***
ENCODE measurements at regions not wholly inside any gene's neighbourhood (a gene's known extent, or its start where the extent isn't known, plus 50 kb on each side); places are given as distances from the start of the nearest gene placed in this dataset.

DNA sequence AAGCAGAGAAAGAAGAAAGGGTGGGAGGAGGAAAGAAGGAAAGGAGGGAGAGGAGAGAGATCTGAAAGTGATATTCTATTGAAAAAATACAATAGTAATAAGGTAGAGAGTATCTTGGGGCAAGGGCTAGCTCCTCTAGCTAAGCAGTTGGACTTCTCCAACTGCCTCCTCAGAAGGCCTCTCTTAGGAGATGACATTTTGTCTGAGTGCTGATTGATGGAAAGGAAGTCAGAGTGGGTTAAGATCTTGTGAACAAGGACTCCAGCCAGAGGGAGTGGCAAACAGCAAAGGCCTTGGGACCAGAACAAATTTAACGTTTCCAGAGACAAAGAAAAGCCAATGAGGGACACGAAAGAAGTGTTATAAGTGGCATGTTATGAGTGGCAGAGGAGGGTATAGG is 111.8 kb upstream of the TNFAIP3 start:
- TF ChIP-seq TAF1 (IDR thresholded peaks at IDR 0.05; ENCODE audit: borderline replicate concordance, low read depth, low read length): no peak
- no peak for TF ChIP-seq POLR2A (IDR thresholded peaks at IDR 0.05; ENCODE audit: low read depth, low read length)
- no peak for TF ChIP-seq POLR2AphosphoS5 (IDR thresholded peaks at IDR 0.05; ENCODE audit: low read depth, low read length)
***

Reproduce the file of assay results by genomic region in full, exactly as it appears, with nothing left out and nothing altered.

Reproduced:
ENCODE measurements at regions not wholly inside any gene's neighbourhood (a gene's known extent, or its start where the extent isn't known, plus 50 kb on each side); places are given as distances from the start of the nearest gene placed in this dataset.

DNA sequence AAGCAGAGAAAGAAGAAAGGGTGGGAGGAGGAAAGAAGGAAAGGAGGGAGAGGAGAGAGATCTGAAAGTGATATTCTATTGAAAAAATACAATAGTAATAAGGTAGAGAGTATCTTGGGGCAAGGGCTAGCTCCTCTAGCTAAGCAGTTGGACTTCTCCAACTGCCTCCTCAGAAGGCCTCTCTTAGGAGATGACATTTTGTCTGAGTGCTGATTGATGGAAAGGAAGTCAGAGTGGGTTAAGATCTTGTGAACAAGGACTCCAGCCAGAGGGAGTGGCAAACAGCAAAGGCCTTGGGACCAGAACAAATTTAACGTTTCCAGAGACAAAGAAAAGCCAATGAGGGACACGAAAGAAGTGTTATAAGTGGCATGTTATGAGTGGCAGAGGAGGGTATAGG is 111.8 kb upstream of the TNFAIP3 start:
- TF ChIP-seq TAF1 (IDR thresholded peaks at IDR 0.05; ENCODE audit: borderline replicate concordance, low read depth, low read length): no peak
- no peak for TF ChIP-seq POLR2A (IDR thresholded peaks at IDR 0.05; ENCODE audit: low read depth, low read length)
- no peak for TF ChIP-seq POLR2AphosphoS5 (IDR thresholded peaks at IDR 0.05; ENCODE audit: low read depth, low read length)